You also get the option to switch on call reporting. Doing so tells Google to “track calls from ads” as conversions. This helps you see which keywords are triggering the best results, as well as your ad performance breakdown in terms of location and demographics. All this data will help you make your ads even more effective in attracting new clients.

Tips to Get the Most Out of Call Extensions

1. Encourage People to Call Your Firm

Call extensions work best when you encourage prospects to call you. A simple way to achieve this is to add a sentence like “call now to get 30 min free consult” in your ad’s description. While updating your ad copy, make sure you tell Google to only show your ads with a mobile-optimized CTA on small screens. Check the “device preference” box for this purpose.

2. Test the “Call Only” Extension

Call Only is a trendy new call extension that displays your business number in the headline of your ad. This feature is only useful for devices where a call can be made, so it’s restricted to just tablets and mobile. With this extension, all of your clicks will be calls so you are able to effectively connect with many more clients. However, the Call Only extension may not appeal to customers who first like to get familiar with a company before inquiring. Run a few experiments for both Call Only and standard call extensions to determine the best option for your campaign.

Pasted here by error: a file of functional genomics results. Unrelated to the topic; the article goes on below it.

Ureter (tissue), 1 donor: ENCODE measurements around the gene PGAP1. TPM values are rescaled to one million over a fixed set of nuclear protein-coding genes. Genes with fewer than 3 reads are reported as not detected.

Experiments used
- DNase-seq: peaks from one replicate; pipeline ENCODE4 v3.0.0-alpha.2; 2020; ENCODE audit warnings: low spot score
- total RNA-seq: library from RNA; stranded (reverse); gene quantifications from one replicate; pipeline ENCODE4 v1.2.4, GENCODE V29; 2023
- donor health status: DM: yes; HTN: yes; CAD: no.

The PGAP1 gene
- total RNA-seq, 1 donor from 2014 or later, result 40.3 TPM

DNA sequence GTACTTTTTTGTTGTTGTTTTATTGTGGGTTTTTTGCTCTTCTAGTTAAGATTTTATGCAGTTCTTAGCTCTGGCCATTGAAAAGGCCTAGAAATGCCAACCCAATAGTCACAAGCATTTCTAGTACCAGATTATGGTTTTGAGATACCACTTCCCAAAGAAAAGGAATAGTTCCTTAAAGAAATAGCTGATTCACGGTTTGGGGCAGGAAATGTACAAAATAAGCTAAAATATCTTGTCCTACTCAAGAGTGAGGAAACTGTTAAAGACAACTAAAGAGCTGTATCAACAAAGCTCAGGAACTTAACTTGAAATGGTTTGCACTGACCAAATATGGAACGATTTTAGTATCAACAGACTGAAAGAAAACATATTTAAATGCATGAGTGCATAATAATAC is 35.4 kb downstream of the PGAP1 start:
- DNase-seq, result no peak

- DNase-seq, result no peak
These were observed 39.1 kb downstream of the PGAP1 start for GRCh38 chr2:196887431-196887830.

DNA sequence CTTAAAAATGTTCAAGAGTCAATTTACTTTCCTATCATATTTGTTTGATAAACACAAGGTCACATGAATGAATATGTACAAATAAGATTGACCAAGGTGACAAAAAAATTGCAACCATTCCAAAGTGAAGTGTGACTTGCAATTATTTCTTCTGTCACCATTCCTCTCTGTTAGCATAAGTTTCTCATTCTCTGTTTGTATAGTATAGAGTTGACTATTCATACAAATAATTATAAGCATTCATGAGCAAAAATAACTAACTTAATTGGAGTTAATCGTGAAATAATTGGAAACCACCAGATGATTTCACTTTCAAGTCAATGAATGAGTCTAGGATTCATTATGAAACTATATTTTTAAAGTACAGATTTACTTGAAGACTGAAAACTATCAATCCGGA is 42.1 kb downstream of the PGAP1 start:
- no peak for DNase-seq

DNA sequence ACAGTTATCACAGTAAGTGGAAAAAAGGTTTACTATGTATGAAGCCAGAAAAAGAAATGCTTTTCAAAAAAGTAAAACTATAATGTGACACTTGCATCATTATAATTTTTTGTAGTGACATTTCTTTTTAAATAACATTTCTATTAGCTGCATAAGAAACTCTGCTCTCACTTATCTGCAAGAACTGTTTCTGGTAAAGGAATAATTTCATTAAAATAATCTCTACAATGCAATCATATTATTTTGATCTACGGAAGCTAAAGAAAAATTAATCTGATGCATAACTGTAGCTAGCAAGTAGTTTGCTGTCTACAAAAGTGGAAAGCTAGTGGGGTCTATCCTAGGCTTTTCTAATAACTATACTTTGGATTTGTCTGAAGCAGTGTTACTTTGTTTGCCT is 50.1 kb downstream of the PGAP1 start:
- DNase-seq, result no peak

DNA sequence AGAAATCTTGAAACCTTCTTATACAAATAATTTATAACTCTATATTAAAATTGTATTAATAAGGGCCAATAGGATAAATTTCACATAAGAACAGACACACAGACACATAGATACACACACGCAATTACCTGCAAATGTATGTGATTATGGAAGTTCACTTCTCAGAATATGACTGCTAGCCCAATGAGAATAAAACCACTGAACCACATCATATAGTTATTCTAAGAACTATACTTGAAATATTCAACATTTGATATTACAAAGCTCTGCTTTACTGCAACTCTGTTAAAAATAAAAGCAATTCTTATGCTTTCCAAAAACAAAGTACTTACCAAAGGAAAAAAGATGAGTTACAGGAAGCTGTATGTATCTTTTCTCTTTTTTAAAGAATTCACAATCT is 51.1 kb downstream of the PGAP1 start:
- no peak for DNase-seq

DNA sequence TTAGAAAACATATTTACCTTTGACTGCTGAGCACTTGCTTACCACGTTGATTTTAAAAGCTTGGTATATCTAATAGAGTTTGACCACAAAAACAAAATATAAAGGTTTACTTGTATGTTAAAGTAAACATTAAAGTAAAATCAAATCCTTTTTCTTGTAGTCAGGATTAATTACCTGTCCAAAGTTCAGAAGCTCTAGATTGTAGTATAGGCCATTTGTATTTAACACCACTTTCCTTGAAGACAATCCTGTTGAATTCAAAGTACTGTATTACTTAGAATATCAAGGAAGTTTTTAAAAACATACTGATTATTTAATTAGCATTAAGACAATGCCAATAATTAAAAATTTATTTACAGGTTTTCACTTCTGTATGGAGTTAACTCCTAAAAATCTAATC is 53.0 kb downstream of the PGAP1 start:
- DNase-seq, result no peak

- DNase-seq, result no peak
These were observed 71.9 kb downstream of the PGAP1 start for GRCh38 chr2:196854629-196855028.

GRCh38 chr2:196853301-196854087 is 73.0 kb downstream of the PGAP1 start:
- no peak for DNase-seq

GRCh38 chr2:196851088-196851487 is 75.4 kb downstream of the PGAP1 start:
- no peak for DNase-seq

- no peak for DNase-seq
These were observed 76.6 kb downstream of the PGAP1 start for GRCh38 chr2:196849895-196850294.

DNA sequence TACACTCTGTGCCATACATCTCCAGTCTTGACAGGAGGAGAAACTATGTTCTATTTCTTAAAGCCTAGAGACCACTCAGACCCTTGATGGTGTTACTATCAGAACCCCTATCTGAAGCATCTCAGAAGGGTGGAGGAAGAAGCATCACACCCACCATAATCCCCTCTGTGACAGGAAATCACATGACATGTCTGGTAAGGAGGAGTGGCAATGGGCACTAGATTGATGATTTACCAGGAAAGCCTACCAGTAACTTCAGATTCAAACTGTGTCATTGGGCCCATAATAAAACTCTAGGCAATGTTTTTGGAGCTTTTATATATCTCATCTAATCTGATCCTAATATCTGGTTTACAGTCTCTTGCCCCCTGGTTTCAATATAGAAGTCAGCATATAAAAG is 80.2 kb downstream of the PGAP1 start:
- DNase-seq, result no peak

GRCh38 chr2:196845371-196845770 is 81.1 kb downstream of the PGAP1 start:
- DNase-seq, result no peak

3. Take Advantage of Scheduling

Scheduling call extensions is a must for customer service. Google lets you decide what days of the week and what hours of the day the call extension should appear on your ads. If you can only answer the phone between 12 pm and 6 pm on weekdays, then make sure to set up call extensions to only display between those hours. You can set up scheduling by clicking “Advanced Options” and selecting the start date and end date along with the days and hours you want the extensions to display.